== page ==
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Job design in McDonald

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  • Pages: 3
  • Word count: 637
  • Category: Design Job

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As everyone knows, McDonald’s Corporation is one of the biggest franchise fast-food restaurants throughout the world. Therefore, the implementation of appropriate job design within the organization itself becomes an extra significant issue facing by the manager. As Wood et al (2010, p159) states: “Job design involves the planning and specification of job tasks and the work setting designated for their accomplishment.” Each staff is designed a particular set of jobs in McDonald’s. For example, some crew members cook food items in kitchen, some crew member work on the front counter and cafe, while others might doing the cleaning.

Also there is manager or supervisor who supervises the entire crew and look after overall wellbeing of the restaurant. The corporation cannot satisfy every staff needs or assigned them to the right task which they are capable with, in this case, the jobs affect the staff negatively. In McDonald’s, work is typically characterized as repetitive, boring and monotonous. In these respects, it is intellectually unchallenging and factory-like.

Despite what may be promised, these jobs will not lead to a career or useful skill acquisition (Ritzer, 1993). Therefore, issue might occur since every staff is designed to a particular job and the repetitive job routine could possibly lead to low performance and dissatisfaction. Basically, there are four approaches used in the job design. These include job simplification, job enlargement, job rotation and job enrichment. However, only job simplification will be discussed throughout this report then will focus on how difficult to sustain a consistent workforce within a corporation.

First of all, job simplification is standardizing work procedures and work done by people in clearly defined and specialized tasks (Wood et al, 2010, p159). For example, if McDonald’s restaurants reengineered its facilities, it would redesign the entire stores which including the order-taking technology, kitchen design and eating areas. However, if the corporation wants the job of cashier needed to be changed, the corporation could simply implement a job simplification (Hellriegel, Jackson and Slocum, 2008, p403).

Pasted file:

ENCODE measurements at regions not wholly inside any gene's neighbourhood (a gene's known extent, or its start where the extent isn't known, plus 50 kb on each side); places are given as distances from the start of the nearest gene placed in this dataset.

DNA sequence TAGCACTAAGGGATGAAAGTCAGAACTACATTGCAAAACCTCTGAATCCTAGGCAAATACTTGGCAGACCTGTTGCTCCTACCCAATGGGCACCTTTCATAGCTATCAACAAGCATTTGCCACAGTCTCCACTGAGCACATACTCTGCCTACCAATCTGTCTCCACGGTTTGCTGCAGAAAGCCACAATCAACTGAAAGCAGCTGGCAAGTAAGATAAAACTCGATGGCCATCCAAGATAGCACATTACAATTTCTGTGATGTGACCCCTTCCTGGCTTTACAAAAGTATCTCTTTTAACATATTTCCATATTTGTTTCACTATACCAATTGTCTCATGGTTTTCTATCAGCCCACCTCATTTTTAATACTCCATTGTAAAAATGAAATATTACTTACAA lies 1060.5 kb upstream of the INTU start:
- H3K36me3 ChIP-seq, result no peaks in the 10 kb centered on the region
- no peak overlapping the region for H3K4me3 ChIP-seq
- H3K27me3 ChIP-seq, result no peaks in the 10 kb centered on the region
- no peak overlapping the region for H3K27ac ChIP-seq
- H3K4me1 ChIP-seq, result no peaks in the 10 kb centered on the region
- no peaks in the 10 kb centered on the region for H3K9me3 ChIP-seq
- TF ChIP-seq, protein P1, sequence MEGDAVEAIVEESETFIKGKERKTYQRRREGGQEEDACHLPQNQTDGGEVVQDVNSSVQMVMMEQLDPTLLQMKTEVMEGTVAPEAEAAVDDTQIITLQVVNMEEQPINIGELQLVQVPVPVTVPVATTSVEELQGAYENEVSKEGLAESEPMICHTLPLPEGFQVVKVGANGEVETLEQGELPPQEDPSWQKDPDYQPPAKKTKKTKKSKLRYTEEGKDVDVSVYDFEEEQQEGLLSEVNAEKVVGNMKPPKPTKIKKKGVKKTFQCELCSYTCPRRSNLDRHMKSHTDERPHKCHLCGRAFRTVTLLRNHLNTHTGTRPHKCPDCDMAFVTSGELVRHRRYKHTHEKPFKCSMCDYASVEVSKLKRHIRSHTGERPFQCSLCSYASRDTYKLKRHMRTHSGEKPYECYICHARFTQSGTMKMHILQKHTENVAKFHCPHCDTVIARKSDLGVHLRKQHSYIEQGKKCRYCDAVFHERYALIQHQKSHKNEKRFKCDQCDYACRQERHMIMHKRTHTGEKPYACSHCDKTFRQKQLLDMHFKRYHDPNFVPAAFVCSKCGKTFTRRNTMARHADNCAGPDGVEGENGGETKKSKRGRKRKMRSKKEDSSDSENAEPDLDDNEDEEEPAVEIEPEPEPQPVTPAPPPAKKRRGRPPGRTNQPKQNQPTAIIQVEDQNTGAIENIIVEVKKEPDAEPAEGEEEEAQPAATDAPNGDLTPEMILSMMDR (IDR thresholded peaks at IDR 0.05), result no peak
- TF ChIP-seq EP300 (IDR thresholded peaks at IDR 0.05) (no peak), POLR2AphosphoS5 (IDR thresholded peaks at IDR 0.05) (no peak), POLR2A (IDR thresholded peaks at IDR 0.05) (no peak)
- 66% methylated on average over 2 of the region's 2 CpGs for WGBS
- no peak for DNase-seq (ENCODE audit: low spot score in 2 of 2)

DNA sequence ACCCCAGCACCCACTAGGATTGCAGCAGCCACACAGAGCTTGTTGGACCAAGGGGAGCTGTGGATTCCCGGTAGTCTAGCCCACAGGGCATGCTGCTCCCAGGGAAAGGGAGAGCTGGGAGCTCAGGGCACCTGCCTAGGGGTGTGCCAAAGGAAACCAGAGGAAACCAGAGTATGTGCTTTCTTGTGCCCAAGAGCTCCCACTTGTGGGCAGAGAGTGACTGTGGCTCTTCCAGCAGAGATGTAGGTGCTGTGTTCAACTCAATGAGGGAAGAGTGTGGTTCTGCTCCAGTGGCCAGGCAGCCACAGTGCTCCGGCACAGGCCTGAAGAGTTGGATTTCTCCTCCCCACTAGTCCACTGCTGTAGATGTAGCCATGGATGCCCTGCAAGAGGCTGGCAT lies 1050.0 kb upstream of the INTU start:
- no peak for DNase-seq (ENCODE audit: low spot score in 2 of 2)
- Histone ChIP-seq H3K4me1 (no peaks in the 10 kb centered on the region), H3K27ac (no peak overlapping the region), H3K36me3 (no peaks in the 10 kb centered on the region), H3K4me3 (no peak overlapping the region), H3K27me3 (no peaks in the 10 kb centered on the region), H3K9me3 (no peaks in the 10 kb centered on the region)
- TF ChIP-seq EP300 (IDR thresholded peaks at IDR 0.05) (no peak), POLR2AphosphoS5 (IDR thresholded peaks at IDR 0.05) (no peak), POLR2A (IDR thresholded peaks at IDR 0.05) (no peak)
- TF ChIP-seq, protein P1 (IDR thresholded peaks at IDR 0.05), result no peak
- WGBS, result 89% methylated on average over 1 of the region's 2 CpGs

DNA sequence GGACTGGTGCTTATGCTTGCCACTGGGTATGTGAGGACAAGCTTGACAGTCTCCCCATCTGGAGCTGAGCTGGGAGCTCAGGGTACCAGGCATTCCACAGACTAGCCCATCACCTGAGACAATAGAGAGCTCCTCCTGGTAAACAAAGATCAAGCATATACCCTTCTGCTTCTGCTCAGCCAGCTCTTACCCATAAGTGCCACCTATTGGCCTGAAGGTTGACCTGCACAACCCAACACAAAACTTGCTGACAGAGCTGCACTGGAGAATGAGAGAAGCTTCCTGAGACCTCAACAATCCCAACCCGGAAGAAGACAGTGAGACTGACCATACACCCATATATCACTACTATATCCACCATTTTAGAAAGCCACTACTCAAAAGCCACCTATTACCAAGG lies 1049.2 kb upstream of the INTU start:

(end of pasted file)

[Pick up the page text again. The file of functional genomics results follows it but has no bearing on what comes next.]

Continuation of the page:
This is because the crew can learn tasks in a short period with little or no mental effort; also, the low skill and low cost crew can be hired and trained easily. In this situation, it will possibly comes up with a few disadvantages include higher rates of staff turnover, loss of efficiency due to low-quality work and results in crew experiencing boredom and low job satisfaction. According to McDonald’s (McDonald’s Corporate, 2011), “High turnover rates are a challenge for any company in the food service industry, including McDonald’s”. For this situation, higher retention rates for attract quality staff to stay with the company may apply.

Secondly, perhaps it is a challenging task in the 21st century global economy to sustaining a stable and qualified diversity workforce, particularly at the fast-food restaurant level. For instance, the mobility of today’s workforce and poor perceptions of employment in some areas of the quick service industry present special challenges for McDonald’s (McDonald’s Corporate, 2011). While repetitive job for continuous several hours a day can often cause the crew feel the uninteresting in their jobs and lead to ineffectiveness, the crew maybe start looking for some other interesting job instead of staying in McDonald’s.

As Gould (2010) states, “McJobs are characterized as low skilled, low paid and with poor career prospects. They embody the worst elements of low-skilled service sector employment”. Consequently, if the pay and reward system in the corporation was poorly established it could affect the performance of employees as well as lead to job dissatisfaction. While job dissatisfaction occurs, the human resource department and the manager may need to propose a way to reward the crew. However it appears that many crews are unaware of, or uninterested in, the reward or benefits proposed from human resource department (Gould, 2010).

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